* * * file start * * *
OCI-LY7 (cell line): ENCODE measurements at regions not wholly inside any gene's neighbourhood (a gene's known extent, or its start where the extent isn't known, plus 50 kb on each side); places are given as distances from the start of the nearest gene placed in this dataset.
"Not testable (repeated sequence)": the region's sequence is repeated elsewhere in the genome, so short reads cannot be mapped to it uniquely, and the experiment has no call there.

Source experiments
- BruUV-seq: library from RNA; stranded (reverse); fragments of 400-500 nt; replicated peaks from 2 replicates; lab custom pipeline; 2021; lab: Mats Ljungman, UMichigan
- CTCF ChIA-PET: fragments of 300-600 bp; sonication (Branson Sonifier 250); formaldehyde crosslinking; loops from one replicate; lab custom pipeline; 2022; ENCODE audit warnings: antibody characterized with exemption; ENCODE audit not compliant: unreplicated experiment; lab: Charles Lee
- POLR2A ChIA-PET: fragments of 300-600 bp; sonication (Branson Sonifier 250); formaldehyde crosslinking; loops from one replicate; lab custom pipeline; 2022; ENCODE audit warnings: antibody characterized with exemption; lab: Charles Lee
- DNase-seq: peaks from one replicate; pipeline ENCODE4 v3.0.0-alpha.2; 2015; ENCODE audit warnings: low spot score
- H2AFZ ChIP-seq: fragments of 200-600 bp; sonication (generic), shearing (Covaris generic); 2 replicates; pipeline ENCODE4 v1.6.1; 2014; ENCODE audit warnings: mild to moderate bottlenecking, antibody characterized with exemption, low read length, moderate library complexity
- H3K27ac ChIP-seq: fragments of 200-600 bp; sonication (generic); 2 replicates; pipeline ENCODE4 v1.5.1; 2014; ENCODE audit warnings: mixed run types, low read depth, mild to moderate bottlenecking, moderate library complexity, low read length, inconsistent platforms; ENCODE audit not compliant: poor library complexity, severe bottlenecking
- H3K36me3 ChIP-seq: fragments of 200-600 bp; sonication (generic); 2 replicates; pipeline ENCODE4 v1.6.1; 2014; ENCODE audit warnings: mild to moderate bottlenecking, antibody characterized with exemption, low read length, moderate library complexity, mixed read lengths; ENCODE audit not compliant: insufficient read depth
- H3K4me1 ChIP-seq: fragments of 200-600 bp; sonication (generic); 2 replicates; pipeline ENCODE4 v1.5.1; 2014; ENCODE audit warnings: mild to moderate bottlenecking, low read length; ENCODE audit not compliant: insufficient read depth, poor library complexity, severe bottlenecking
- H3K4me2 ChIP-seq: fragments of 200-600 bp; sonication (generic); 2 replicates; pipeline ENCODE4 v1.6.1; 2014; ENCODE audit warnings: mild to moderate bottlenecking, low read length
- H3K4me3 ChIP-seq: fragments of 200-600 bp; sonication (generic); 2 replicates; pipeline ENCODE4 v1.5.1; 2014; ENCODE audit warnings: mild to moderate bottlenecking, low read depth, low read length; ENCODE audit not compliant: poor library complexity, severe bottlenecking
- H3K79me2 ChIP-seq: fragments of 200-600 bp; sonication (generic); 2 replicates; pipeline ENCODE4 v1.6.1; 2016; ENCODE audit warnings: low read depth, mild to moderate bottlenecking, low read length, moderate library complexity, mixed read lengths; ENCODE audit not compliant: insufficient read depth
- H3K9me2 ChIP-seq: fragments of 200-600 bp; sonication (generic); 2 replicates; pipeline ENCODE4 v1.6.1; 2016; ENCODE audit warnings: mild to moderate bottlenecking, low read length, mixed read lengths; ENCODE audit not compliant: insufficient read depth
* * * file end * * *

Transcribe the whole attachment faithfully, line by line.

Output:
OCI-LY7 (cell line): ENCODE measurements at regions not wholly inside any gene's neighbourhood (a gene's known extent, or its start where the extent isn't known, plus 50 kb on each side); places are given as distances from the start of the nearest gene placed in this dataset.
"Not testable (repeated sequence)": the region's sequence is repeated elsewhere in the genome, so short reads cannot be mapped to it uniquely, and the experiment has no call there.

Source experiments
- BruUV-seq: library from RNA; stranded (reverse); fragments of 400-500 nt; replicated peaks from 2 replicates; lab custom pipeline; 2021; lab: Mats Ljungman, UMichigan
- CTCF ChIA-PET: fragments of 300-600 bp; sonication (Branson Sonifier 250); formaldehyde crosslinking; loops from one replicate; lab custom pipeline; 2022; ENCODE audit warnings: antibody characterized with exemption; ENCODE audit not compliant: unreplicated experiment; lab: Charles Lee
- POLR2A ChIA-PET: fragments of 300-600 bp; sonication (Branson Sonifier 250); formaldehyde crosslinking; loops from one replicate; lab custom pipeline; 2022; ENCODE audit warnings: antibody characterized with exemption; lab: Charles Lee
- DNase-seq: peaks from one replicate; pipeline ENCODE4 v3.0.0-alpha.2; 2015; ENCODE audit warnings: low spot score
- H2AFZ ChIP-seq: fragments of 200-600 bp; sonication (generic), shearing (Covaris generic); 2 replicates; pipeline ENCODE4 v1.6.1; 2014; ENCODE audit warnings: mild to moderate bottlenecking, antibody characterized with exemption, low read length, moderate library complexity
- H3K27ac ChIP-seq: fragments of 200-600 bp; sonication (generic); 2 replicates; pipeline ENCODE4 v1.5.1; 2014; ENCODE audit warnings: mixed run types, low read depth, mild to moderate bottlenecking, moderate library complexity, low read length, inconsistent platforms; ENCODE audit not compliant: poor library complexity, severe bottlenecking
- H3K36me3 ChIP-seq: fragments of 200-600 bp; sonication (generic); 2 replicates; pipeline ENCODE4 v1.6.1; 2014; ENCODE audit warnings: mild to moderate bottlenecking, antibody characterized with exemption, low read length, moderate library complexity, mixed read lengths; ENCODE audit not compliant: insufficient read depth
- H3K4me1 ChIP-seq: fragments of 200-600 bp; sonication (generic); 2 replicates; pipeline ENCODE4 v1.5.1; 2014; ENCODE audit warnings: mild to moderate bottlenecking, low read length; ENCODE audit not compliant: insufficient read depth, poor library complexity, severe bottlenecking
- H3K4me2 ChIP-seq: fragments of 200-600 bp; sonication (generic); 2 replicates; pipeline ENCODE4 v1.6.1; 2014; ENCODE audit warnings: mild to moderate bottlenecking, low read length
- H3K4me3 ChIP-seq: fragments of 200-600 bp; sonication (generic); 2 replicates; pipeline ENCODE4 v1.5.1; 2014; ENCODE audit warnings: mild to moderate bottlenecking, low read depth, low read length; ENCODE audit not compliant: poor library complexity, severe bottlenecking
- H3K79me2 ChIP-seq: fragments of 200-600 bp; sonication (generic); 2 replicates; pipeline ENCODE4 v1.6.1; 2016; ENCODE audit warnings: low read depth, mild to moderate bottlenecking, low read length, moderate library complexity, mixed read lengths; ENCODE audit not compliant: insufficient read depth
- H3K9me2 ChIP-seq: fragments of 200-600 bp; sonication (generic); 2 replicates; pipeline ENCODE4 v1.6.1; 2016; ENCODE audit warnings: mild to moderate bottlenecking, low read length, mixed read lengths; ENCODE audit not compliant: insufficient read depth